Architect Jug Cerovic has redrawn the subway maps for 12 major cities across the globe, to give them a more legible, memorable and consistent feel.
I spoke to Jug about his new transit designs last week, at the HERE office in Berlin. He calls the project ‘INAT’.
“It’s not an acronym. It’s a Serbian word that’s hard to translate into English. It means something like ‘stubbornness’ and ‘pride’.”
It’s the attitude with which he entered the project: a sense of daring to take on the impossible and to finish the job, despite it self-evidently being too much for one man to accomplish.
“I am sitting in my office in Paris and redesigning the whole world! How else can I approach it?” he asks.
So how does being an architect help or qualify him for transit map design?
“An architect today has to consider buildings as part of an ecosystem. Something that fits into the wider city of which they are a part.
“Also, I have to know how everything works.”
It’s worth remembering that Harry Beck, the designer of the London Tube Map, was an engineering draftsman. There’s a similar application of logic and balance in the designs Jug has created.
Maps are tools
"Just like road signs are similar across the world, transit maps can be too. That way, you don't have to learn a new 'language' when you arrive in a new city. If you have used one of these maps, you know how to use them all. You don't get afraid.
"Also, with a standardised design, you can compare systems. See which provide the best coverage - and where there are gaps - in a more objective way."
These are pieces of design: Jug says he wanted to create maps that were, “beautiful and useful.” But they cross the border into art, we think.
Jug’s first transit map in the series was Paris, where he evolved the design ‘syntax’ that make these maps so distinctive:
“I look for the symmetry and parallels in the system and expand on that,” says Jug, “and I make use of symbolic shapes in the overall design.”
Each of the maps held its own difficulties. Maps like Beijing look hard because there are so many stations, but it’s actually the density of stations and the amount of curvature on the lines that make the job harder or easier.
London was one of the toughest challenges, because the existing map is so iconic and well-loved. “But how could I claim to have redesigned subway maps, if I didn’t tackle the London Tube?” says Jug. “It’s one I had to do. It’s the one everyone was waiting for.”
“So with London, you start with the Circle Line. I wanted to use a different shape to the Beck map. I went for a…”
“A parallelogram?” I interrupt.
“Actually, it’s a Mark IV tank,” says Jug with a smile. “I saved using a circle for the Overground Line.”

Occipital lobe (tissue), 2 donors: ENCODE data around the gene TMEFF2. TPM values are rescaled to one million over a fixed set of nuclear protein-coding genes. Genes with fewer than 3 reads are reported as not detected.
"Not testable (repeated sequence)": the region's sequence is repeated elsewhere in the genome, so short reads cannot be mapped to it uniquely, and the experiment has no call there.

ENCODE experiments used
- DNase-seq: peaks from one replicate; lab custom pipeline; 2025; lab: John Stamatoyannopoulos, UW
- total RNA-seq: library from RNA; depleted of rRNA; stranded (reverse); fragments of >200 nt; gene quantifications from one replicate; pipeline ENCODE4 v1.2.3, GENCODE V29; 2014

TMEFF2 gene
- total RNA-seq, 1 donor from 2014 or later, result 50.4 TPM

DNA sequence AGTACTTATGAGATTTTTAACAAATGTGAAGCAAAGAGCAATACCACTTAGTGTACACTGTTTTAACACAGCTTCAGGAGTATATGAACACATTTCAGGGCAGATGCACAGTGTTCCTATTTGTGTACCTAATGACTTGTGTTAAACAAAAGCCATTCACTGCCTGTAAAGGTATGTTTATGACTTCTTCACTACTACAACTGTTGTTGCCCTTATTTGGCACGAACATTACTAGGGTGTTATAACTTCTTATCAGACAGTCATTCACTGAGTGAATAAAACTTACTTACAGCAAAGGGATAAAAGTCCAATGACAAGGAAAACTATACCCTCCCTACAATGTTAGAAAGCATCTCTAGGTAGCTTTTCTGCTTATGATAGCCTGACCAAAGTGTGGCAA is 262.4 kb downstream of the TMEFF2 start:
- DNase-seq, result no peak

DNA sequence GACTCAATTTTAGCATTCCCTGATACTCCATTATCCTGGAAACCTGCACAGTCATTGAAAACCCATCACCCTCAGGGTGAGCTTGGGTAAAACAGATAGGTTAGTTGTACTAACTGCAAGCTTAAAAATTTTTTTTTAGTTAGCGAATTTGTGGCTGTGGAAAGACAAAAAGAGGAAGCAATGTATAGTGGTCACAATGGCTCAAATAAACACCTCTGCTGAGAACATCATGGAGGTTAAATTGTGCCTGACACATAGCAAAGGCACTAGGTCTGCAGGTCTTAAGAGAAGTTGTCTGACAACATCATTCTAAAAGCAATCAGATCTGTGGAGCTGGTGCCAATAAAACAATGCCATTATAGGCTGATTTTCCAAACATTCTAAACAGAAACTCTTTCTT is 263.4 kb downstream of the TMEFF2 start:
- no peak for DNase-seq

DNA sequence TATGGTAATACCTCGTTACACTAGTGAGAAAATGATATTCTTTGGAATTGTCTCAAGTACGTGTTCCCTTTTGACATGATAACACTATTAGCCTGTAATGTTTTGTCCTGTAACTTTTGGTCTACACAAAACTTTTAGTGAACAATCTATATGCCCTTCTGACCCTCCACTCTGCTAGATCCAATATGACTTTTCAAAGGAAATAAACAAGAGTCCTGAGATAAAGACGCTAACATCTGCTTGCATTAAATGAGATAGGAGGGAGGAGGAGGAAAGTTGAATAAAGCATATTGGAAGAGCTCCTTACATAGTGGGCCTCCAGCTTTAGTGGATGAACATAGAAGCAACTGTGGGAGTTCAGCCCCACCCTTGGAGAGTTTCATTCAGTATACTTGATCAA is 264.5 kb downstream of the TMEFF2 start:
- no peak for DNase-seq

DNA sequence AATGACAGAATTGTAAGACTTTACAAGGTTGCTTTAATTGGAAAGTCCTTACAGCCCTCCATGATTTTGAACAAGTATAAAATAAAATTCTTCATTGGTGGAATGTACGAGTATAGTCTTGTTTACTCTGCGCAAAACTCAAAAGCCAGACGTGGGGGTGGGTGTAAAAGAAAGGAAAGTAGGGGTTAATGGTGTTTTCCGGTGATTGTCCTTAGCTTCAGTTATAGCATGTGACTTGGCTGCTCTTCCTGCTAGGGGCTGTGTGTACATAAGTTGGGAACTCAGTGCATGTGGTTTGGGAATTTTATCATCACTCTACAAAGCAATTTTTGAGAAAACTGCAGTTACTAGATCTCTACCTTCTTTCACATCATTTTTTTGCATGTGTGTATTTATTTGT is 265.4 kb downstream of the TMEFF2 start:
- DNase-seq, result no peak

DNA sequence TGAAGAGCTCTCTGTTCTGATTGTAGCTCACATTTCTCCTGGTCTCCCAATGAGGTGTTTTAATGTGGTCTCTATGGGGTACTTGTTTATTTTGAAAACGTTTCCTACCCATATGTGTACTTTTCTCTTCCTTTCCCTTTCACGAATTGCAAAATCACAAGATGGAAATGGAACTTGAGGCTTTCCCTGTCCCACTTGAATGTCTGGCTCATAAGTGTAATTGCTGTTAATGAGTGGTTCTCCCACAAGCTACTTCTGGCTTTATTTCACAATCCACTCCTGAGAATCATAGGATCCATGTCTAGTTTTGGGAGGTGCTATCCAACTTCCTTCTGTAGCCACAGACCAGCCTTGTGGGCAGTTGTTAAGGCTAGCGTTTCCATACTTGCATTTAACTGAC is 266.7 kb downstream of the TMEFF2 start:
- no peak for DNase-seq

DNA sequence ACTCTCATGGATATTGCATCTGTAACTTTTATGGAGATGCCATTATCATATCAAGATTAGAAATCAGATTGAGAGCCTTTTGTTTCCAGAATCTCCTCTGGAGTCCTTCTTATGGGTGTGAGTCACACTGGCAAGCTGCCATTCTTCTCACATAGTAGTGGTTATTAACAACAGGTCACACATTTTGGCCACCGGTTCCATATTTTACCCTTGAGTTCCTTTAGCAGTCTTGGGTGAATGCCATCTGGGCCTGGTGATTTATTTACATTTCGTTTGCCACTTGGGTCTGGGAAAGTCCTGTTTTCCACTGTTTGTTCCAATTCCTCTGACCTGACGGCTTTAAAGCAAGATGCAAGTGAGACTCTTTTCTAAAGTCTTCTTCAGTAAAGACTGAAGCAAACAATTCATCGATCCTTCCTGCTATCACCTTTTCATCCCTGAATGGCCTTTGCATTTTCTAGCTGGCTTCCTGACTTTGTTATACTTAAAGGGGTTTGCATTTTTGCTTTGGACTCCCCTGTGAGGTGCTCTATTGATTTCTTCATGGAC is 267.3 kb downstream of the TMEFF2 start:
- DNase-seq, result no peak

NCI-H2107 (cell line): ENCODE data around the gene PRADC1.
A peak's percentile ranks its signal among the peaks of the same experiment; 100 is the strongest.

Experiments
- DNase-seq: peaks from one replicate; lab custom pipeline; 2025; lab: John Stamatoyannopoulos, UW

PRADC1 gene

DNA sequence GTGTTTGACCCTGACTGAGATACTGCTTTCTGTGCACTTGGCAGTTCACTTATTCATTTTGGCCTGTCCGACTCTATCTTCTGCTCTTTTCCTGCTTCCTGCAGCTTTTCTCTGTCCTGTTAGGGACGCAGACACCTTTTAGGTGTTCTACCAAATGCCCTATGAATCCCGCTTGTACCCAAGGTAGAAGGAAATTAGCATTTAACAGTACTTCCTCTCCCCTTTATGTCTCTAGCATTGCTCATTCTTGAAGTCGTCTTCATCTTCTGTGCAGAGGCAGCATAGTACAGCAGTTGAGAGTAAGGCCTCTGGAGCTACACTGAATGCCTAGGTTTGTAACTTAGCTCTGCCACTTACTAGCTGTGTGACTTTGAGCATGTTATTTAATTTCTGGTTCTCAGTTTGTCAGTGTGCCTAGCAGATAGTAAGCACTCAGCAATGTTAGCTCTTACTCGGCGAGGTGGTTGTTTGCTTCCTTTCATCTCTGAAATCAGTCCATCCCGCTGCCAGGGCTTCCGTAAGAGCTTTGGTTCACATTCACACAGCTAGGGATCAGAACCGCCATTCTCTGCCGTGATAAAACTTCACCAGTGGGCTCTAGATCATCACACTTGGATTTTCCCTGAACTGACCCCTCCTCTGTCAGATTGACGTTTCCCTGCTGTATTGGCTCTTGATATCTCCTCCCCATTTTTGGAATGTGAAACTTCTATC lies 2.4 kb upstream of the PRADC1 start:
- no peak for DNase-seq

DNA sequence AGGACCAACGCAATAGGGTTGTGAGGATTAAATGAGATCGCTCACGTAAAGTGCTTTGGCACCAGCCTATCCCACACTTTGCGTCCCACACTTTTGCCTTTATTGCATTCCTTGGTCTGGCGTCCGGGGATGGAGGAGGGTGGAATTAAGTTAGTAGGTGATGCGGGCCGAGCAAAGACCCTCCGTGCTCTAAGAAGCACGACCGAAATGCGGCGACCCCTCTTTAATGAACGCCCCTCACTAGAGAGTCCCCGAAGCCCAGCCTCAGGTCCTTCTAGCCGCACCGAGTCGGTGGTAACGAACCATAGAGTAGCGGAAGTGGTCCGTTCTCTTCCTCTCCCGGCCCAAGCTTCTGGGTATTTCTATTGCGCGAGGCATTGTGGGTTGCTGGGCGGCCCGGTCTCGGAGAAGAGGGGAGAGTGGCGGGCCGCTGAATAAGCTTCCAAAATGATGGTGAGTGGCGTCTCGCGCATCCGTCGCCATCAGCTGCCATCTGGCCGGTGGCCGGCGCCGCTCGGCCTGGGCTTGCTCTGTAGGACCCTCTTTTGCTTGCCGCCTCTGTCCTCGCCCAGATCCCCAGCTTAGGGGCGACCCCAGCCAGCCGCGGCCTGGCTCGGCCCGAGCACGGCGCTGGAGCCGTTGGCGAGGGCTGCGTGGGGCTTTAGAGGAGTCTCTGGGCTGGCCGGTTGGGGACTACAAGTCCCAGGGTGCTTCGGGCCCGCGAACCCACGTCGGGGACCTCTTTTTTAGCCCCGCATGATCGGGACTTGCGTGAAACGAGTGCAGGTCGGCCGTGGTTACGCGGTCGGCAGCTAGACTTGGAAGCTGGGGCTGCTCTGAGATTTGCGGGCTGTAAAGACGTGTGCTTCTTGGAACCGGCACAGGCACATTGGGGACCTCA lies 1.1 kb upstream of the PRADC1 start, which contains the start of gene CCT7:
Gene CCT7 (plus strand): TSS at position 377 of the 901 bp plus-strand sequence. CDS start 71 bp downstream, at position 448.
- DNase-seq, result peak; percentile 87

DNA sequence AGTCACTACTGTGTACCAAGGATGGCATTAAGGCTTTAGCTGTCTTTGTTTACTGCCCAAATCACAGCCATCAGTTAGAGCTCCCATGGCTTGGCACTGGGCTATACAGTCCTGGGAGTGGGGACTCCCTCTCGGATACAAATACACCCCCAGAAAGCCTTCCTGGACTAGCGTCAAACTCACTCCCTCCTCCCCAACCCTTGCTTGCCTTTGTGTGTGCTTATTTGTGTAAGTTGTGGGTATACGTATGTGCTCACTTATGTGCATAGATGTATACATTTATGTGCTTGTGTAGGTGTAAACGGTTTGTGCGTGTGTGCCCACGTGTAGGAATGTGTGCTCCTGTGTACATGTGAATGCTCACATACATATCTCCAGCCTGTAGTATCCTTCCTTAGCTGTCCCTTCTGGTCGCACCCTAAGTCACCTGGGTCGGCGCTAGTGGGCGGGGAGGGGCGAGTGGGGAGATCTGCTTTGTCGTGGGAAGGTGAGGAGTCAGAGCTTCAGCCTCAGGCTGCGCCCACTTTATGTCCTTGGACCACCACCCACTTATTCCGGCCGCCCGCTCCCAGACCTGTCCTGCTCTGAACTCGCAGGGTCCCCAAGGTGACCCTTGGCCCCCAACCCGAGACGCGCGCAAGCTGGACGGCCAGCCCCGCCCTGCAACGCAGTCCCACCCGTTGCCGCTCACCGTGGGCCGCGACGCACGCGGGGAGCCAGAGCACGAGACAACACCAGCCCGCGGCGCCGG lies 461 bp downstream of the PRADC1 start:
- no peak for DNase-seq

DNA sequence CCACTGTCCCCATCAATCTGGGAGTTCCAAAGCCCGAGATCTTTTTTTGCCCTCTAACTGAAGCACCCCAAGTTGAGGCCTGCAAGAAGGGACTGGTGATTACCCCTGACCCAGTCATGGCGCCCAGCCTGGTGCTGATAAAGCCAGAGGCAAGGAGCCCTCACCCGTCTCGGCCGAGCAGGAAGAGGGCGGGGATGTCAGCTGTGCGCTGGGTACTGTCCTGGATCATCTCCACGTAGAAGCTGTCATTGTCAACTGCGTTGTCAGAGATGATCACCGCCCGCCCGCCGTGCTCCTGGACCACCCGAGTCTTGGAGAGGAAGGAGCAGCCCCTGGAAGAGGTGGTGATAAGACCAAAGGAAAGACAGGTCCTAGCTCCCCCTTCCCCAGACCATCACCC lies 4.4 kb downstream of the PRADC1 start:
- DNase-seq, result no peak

But while the idea of standardising transit maps holds a lot of appeal – it’s certainly a lot easier for visitors, for example – does it not also risk obliterating the character of individual city maps, I ask?
“Having a standard doesn’t exclude local versions. In fact, all of the maps are different. If I made them all the same, it would be boring. My aim is to keep using a standard, but also to keep an individuality to each of the maps.”
Since Jug is actually a stranger to most of the cities he’s been designing for, feedback from users has been vital in refining and correcting the maps in an ongoing process.
“There were some typos,” he confesses. “This was especially difficult for the Asian maps, since I neither read nor speak any of those languages.”
But other refinements came from a need to stay in tune with the cultural niceties of particular cities.
“In New York, my instinct was to just space out all the stations equally. But users pointed out that this meant that sometimes the stations had come adrift from the road network.”
New York’s grid system of roads is so deeply ingrained a navigational reference that Jug had to ensure that his stops adhered closely to the streets and avenues of the city, otherwise it would just feel ‘wrong’ to locals.
"Maps are political statements," says Jug. "They're infused with a certain vision of the spaces they describe."
“In some respects, I just made the maps and put them out there, to see what people thought. I can’t tell anyone to use them, or make cities adopt them. But if that happened, I’d be overjoyed.
“I’ve had the warmest reception for them from Berlin and Seoul. Berlin surprised me, because it’s already got an excellent transit map. I’m here now, and soon I’ll be visiting Seoul. Let’s see what happens.” He shrugs modestly.
If you're in Germany, Jug has an exhibition showing this week only at Supermarket in Berlin. Do go along if you have the opportunity.
I tap my mobile phone. “Do you think you’ll be able to bring them here?” I ask.
“I’d love to bring them to mobile. But the trouble is, I have an architect’s mentality. I have to do it all myself. Have to retain control.
“I had to teach myself [Adobe] Illustrator to make the maps; I had to learn HTML to make my website. And so now I’m going to have to learn how to make mobile apps. That’s just the way it is.”
With his spirit of INAT, we can believe that Jug will do it. Expect the mobile apps soon! ;-)